In recent years there has been a growing interest in environmental issues, in a context of increasing urgency due to the major climate and ecological changes that are affecting the planet. Among the sciences that most address the analysis of these phenomena hard sciences play a major role. Nonetheless, research in this field has also been carried out in a diachronic dimension with the aim of understanding the evolution of human impact on the surrounding environment, thus considering the consequences of activities such as agriculture, industry, but also hunting, fishing and harvesting.

In this sense, however, environmental history also considers in a broad and varied way the perception of the human being matured in different historical periods before the natural dimension. The panel brings together proposals that address issues of environmental history keeping a balance between the use of written and material sources, referring to different eras and geographical areas.

HOW TO PARTICIPATE
Practical information

The Call for Papers is aimed at students (in possession of the Bachelor’s degree) and PhD students (until the XXXII cycle included).

Candidates must submit by the deadline of 30 September 2019:

Contribution proposal: maximum length 500 words. The proposal should contain, in the header, the reference to the panel (number and title) for which it is presented;
Curriculum Vitae et Studiorum.

Materials must be received at: studentconference2020@unipv.it

Contributions will be evaluated anonymously; i/i selected will be contacted by e-mail and must then send by 15 January 2020 the paper on which they will base their intervention (minimum 20,000 – maximum 40,000 bars).

The Student Conference will be held in the Foscolo Hall of the University of Pavia from 2 p.m. on February 17, at 1 p.m. on February 19, 2020.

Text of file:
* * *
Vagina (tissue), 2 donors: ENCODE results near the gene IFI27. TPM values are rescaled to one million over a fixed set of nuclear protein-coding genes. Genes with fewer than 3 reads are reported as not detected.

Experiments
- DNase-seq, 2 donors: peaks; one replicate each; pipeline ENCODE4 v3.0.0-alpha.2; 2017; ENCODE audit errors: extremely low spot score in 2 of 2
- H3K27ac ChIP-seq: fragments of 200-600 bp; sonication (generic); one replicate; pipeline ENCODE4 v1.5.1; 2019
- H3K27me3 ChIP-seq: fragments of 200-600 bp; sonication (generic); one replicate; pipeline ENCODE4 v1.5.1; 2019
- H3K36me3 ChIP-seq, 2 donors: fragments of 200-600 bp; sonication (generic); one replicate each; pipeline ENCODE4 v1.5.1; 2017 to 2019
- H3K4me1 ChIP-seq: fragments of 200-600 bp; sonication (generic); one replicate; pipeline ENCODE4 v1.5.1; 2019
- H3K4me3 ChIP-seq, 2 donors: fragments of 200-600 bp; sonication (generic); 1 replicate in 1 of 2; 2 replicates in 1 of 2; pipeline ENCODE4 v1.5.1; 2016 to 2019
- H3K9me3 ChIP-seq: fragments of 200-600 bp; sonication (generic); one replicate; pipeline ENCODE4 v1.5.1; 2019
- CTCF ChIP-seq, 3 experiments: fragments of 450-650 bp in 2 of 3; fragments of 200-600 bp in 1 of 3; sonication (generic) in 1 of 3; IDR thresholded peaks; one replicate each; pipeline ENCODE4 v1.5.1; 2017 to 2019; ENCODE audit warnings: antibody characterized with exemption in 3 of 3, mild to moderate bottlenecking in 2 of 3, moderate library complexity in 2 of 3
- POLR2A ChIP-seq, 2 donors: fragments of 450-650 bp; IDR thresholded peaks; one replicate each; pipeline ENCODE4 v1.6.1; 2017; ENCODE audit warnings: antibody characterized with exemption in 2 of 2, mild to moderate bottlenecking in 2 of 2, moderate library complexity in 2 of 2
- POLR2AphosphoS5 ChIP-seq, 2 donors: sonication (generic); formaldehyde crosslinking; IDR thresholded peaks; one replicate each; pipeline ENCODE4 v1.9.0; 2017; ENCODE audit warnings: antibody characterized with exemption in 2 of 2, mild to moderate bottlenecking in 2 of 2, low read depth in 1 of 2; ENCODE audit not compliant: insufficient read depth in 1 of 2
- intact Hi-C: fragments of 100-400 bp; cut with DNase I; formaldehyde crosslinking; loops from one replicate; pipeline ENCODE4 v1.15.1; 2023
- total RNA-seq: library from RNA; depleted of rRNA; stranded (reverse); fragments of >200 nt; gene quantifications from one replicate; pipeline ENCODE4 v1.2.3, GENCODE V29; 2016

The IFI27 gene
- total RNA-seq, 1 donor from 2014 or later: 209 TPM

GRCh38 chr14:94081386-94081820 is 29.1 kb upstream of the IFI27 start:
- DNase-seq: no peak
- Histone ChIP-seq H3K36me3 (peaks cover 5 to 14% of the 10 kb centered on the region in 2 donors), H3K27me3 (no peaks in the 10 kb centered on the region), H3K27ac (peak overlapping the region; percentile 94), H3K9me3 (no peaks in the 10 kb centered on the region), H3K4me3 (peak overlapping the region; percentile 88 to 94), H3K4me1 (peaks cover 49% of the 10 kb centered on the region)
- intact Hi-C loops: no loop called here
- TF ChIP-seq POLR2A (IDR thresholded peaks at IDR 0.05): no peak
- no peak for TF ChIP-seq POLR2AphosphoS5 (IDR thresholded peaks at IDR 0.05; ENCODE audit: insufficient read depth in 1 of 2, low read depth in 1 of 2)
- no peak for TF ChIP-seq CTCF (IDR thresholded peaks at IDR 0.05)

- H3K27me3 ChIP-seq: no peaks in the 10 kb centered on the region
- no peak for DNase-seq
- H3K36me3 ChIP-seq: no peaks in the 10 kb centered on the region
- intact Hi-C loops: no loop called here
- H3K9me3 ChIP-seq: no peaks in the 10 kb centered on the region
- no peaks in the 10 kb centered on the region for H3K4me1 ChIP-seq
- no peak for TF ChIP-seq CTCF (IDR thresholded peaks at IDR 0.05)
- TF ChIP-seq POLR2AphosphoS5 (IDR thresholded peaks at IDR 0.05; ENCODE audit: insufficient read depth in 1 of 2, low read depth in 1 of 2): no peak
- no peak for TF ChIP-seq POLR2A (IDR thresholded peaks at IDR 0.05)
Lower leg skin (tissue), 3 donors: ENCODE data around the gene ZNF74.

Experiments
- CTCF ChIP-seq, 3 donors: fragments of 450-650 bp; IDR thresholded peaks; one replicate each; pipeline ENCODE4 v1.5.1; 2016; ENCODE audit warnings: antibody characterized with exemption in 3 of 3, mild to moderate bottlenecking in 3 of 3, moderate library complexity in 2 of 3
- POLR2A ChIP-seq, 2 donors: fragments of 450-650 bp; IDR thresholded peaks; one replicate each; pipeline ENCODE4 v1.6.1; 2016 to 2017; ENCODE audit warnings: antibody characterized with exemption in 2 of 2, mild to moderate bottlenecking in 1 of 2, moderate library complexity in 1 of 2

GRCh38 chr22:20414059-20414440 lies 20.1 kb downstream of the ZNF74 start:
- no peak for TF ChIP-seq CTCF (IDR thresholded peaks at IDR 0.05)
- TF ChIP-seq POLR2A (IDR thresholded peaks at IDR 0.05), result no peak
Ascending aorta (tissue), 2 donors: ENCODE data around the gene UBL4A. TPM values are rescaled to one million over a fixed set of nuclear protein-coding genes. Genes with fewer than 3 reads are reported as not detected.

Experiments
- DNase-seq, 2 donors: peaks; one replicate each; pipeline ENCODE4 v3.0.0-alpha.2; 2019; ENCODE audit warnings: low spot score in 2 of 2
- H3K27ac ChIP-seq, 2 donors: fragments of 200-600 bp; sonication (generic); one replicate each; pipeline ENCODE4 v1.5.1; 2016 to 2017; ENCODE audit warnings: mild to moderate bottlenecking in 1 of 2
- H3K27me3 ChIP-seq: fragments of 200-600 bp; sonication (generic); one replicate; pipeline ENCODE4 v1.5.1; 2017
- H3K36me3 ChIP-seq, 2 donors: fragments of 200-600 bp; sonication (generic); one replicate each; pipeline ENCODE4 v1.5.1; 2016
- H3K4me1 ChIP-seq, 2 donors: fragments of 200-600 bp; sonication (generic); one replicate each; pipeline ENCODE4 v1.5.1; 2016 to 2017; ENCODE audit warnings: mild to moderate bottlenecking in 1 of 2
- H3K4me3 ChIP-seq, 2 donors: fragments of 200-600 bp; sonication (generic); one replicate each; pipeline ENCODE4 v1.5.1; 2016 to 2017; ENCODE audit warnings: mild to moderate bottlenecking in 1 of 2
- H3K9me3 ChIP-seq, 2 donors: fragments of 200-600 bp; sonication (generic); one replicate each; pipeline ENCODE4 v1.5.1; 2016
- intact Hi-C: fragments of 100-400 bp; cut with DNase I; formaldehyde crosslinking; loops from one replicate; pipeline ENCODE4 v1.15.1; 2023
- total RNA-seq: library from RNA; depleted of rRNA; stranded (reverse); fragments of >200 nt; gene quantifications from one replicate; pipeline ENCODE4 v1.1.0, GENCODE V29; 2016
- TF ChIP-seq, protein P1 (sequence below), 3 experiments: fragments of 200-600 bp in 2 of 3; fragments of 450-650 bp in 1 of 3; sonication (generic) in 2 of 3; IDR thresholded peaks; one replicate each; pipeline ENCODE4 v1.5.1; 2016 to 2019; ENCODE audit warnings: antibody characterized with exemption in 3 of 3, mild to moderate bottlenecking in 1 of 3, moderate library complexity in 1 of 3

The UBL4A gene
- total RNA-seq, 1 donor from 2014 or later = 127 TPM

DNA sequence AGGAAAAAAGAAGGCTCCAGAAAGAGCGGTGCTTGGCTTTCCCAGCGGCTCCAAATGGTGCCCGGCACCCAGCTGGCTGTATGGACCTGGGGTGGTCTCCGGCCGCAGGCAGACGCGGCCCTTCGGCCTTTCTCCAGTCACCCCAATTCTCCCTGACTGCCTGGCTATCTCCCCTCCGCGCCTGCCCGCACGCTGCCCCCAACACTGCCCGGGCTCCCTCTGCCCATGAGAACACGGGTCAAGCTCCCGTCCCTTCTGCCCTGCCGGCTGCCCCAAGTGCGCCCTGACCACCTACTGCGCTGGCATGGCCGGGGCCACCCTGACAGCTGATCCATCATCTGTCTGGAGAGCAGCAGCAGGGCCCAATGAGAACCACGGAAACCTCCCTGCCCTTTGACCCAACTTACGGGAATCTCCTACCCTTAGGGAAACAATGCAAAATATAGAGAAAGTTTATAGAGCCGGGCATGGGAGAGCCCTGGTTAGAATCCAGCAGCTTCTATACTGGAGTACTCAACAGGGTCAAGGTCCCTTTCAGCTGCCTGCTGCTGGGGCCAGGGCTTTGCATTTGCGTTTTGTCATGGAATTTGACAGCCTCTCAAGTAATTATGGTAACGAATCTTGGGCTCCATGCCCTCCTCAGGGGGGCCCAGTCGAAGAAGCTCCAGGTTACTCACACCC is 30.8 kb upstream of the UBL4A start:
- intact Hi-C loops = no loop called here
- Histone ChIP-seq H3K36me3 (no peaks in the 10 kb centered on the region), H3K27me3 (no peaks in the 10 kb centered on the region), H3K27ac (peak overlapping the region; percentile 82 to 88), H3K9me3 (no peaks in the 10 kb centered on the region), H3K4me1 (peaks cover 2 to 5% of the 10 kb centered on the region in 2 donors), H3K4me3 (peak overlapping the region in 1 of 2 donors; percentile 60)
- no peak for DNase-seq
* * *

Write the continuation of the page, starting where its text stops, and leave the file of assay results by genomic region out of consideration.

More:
Travel and accommodation costs will be borne by the participants; The organising committee will make accommodation solutions available to eligible participants at boarding schools or facilities.

A welcome aperitif and lunch on 18 February will be offered by the organization; the remaining meals will be paid for by the participants.

ABOUT US
HOW THE PROJECT WAS BORN

The idea of organizing a student conference was born in the spring of 2019 in the corridors of the University of Pavia.

A heterogeneous group of PhD students began to wonder: what does it mean to us to deal with historiographical issues? What do our researches have in common? What do we talk about when we talk about history?

It was from these questions that emerged the need to develop a horizontal space in which to compare various historiographical approaches and develop new interpretations of historical matters.

DIRECTION COMMITTEE
Third year PhD student in Contemporary history
First year Phd student in Contemporary history
First year PhD student in History of international relations
Second year PhD student in History of Africa
FOR MORE INFORMATION

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CONTACTS

This project is aimed at foster dialogue between graduate and PhD students from different backgrounds and to reflect on the methodology of historical research.

Participation is open to all young national and international researchers. 

Adress: Department of Political and Social Sciences, Strada Nuova, 65, 27100, PAVIA Italy

Email: studentconference2020@unipv.it